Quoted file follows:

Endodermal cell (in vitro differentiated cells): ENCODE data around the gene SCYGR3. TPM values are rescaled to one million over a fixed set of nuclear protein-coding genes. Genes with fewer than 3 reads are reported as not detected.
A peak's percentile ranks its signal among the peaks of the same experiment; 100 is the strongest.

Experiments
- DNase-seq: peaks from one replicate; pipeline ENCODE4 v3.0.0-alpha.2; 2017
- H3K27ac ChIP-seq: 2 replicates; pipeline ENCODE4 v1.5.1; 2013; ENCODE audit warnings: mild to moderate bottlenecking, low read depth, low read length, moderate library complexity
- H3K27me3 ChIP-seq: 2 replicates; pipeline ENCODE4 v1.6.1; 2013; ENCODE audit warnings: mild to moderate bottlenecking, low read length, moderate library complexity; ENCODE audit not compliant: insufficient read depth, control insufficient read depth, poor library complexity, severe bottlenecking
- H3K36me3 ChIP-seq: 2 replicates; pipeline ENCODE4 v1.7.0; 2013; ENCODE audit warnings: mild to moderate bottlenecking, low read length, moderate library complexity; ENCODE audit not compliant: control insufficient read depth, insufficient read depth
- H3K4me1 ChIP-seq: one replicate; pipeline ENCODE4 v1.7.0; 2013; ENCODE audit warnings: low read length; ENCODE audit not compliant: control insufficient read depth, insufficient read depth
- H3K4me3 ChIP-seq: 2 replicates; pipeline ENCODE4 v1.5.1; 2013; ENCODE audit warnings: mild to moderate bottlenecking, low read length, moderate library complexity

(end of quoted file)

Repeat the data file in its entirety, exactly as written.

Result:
Endodermal cell (in vitro differentiated cells): ENCODE data around the gene SCYGR3. TPM values are rescaled to one million over a fixed set of nuclear protein-coding genes. Genes with fewer than 3 reads are reported as not detected.
A peak's percentile ranks its signal among the peaks of the same experiment; 100 is the strongest.

Experiments
- DNase-seq: peaks from one replicate; pipeline ENCODE4 v3.0.0-alpha.2; 2017
- H3K27ac ChIP-seq: 2 replicates; pipeline ENCODE4 v1.5.1; 2013; ENCODE audit warnings: mild to moderate bottlenecking, low read depth, low read length, moderate library complexity
- H3K27me3 ChIP-seq: 2 replicates; pipeline ENCODE4 v1.6.1; 2013; ENCODE audit warnings: mild to moderate bottlenecking, low read length, moderate library complexity; ENCODE audit not compliant: insufficient read depth, control insufficient read depth, poor library complexity, severe bottlenecking
- H3K36me3 ChIP-seq: 2 replicates; pipeline ENCODE4 v1.7.0; 2013; ENCODE audit warnings: mild to moderate bottlenecking, low read length, moderate library complexity; ENCODE audit not compliant: control insufficient read depth, insufficient read depth
- H3K4me1 ChIP-seq: one replicate; pipeline ENCODE4 v1.7.0; 2013; ENCODE audit warnings: low read length; ENCODE audit not compliant: control insufficient read depth, insufficient read depth
- H3K4me3 ChIP-seq: 2 replicates; pipeline ENCODE4 v1.5.1; 2013; ENCODE audit warnings: mild to moderate bottlenecking, low read length, moderate library complexity